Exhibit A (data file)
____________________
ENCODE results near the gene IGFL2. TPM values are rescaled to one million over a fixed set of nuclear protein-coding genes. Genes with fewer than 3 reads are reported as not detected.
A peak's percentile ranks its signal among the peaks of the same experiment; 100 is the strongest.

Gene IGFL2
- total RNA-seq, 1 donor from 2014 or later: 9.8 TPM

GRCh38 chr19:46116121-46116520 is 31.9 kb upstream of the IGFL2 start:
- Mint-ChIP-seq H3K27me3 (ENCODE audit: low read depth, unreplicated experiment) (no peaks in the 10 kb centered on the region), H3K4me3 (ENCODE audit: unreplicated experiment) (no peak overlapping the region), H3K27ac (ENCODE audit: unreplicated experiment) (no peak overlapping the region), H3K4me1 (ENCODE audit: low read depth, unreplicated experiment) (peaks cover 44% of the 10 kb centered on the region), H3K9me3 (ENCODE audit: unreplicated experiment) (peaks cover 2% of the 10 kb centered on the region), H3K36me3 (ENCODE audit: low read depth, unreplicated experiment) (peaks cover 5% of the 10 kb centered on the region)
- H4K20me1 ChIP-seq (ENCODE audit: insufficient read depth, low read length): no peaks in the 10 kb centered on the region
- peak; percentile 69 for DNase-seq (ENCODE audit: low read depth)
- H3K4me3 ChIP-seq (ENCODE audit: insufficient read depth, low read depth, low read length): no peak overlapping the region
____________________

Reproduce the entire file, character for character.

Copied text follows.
ENCODE results near the gene IGFL2. TPM values are rescaled to one million over a fixed set of nuclear protein-coding genes. Genes with fewer than 3 reads are reported as not detected.
A peak's percentile ranks its signal among the peaks of the same experiment; 100 is the strongest.

Gene IGFL2
- total RNA-seq, 1 donor from 2014 or later: 9.8 TPM

GRCh38 chr19:46116121-46116520 is 31.9 kb upstream of the IGFL2 start:
- Mint-ChIP-seq H3K27me3 (ENCODE audit: low read depth, unreplicated experiment) (no peaks in the 10 kb centered on the region), H3K4me3 (ENCODE audit: unreplicated experiment) (no peak overlapping the region), H3K27ac (ENCODE audit: unreplicated experiment) (no peak overlapping the region), H3K4me1 (ENCODE audit: low read depth, unreplicated experiment) (peaks cover 44% of the 10 kb centered on the region), H3K9me3 (ENCODE audit: unreplicated experiment) (peaks cover 2% of the 10 kb centered on the region), H3K36me3 (ENCODE audit: low read depth, unreplicated experiment) (peaks cover 5% of the 10 kb centered on the region)
- H4K20me1 ChIP-seq (ENCODE audit: insufficient read depth, low read length): no peaks in the 10 kb centered on the region
- peak; percentile 69 for DNase-seq (ENCODE audit: low read depth)
- H3K4me3 ChIP-seq (ENCODE audit: insufficient read depth, low read depth, low read length): no peak overlapping the region